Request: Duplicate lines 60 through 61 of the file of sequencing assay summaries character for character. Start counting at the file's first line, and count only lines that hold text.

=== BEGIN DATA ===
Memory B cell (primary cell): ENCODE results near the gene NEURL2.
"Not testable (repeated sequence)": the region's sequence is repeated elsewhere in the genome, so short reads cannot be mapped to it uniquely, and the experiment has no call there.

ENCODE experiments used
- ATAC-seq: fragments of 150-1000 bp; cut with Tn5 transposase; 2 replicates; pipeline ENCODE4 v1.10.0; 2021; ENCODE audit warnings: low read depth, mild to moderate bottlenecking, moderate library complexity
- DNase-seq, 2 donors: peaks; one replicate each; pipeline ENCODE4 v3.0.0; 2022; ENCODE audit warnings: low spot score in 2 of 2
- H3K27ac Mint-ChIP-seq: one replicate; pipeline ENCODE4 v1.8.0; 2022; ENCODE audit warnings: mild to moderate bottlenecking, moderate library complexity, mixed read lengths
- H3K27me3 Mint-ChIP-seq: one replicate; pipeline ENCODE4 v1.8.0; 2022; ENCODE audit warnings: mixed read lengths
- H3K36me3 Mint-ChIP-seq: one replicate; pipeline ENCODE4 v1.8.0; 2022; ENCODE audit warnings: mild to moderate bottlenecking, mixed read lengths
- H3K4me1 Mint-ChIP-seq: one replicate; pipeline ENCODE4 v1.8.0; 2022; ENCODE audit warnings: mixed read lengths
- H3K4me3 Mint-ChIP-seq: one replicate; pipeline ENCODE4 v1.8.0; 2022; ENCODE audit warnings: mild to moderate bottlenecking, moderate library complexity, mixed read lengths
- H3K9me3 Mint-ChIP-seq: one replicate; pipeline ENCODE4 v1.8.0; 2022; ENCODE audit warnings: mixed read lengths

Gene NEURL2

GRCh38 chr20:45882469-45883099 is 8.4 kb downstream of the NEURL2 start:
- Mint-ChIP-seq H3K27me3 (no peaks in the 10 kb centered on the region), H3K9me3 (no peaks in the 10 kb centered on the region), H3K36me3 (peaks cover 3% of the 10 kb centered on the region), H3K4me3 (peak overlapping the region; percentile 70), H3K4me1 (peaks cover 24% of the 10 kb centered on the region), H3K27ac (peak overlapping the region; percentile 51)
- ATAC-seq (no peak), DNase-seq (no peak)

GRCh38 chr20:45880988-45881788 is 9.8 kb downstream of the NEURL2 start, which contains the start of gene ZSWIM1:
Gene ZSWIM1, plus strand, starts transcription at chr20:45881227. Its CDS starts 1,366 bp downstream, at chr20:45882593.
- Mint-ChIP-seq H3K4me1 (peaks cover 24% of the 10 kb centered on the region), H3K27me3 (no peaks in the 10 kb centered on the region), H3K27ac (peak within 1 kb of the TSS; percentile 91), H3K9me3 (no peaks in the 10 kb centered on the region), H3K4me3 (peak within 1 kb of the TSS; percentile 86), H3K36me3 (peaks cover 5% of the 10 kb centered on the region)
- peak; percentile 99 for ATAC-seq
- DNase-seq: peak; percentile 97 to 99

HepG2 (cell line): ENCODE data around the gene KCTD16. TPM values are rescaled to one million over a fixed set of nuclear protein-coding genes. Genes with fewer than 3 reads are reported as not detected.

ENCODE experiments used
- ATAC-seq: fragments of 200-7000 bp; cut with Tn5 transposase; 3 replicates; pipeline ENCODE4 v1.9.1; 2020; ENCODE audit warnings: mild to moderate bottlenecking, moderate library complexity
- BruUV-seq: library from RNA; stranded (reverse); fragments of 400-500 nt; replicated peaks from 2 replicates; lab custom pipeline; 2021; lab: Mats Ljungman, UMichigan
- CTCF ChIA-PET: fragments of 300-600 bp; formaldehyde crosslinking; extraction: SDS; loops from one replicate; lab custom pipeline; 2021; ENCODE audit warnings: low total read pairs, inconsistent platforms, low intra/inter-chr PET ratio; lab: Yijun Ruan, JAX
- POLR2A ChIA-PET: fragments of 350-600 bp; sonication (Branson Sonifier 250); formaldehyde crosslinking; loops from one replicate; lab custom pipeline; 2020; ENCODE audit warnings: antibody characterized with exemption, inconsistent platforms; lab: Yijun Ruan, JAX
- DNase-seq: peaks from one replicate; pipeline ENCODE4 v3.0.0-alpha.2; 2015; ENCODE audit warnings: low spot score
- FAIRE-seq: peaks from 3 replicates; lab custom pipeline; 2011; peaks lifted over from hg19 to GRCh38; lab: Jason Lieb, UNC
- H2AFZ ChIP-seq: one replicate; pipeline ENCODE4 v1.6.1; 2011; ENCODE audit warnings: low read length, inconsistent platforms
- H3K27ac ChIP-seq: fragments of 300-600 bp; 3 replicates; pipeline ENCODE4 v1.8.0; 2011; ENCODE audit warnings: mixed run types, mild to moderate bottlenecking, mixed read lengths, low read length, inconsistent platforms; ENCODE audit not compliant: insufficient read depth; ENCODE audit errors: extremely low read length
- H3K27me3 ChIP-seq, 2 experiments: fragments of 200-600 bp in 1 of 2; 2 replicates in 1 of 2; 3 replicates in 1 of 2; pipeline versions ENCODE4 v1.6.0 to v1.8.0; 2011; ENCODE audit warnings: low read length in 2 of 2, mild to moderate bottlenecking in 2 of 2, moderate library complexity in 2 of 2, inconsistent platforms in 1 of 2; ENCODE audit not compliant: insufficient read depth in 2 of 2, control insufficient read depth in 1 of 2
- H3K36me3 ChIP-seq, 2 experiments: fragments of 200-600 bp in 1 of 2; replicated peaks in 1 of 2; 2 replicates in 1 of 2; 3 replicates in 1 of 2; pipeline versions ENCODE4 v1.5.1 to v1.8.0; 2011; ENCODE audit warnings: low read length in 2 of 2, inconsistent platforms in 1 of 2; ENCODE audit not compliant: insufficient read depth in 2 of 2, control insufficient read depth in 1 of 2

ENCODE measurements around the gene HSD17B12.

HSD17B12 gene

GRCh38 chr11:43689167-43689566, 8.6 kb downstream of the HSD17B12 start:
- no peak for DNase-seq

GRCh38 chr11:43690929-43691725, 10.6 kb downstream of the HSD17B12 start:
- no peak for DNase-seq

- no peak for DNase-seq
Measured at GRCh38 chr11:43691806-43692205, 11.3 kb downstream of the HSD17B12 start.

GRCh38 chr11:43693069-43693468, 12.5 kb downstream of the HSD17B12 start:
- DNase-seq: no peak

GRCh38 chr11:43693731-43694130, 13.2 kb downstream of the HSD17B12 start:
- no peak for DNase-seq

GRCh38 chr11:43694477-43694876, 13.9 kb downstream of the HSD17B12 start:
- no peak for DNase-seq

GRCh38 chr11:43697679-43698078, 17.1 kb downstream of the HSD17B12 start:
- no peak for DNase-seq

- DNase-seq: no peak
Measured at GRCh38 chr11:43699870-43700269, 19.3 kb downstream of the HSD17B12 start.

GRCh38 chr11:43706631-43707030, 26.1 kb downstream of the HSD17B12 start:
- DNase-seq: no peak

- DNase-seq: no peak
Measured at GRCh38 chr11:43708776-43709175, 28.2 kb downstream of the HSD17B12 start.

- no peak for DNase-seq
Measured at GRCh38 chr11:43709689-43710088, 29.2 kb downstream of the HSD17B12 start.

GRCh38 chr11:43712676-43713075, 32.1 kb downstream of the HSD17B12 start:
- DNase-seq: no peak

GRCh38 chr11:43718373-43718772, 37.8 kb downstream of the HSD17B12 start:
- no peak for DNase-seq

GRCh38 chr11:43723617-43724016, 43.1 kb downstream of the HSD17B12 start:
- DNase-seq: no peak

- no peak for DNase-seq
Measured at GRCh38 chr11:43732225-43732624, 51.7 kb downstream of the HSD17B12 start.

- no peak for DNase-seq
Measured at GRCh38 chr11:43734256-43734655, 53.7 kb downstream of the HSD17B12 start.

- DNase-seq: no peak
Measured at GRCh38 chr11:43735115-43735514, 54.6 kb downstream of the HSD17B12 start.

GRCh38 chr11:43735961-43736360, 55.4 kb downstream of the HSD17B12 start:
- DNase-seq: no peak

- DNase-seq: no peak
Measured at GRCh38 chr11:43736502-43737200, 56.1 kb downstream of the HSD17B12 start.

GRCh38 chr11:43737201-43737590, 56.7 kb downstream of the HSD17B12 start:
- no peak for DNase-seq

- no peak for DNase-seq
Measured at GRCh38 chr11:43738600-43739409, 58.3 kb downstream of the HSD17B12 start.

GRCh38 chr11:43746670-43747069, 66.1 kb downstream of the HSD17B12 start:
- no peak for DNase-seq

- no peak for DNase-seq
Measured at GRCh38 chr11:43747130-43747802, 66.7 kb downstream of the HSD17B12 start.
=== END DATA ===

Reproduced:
- no peak for DNase-seq

GRCh38 chr11:43723617-43724016, 43.1 kb downstream of the HSD17B12 start: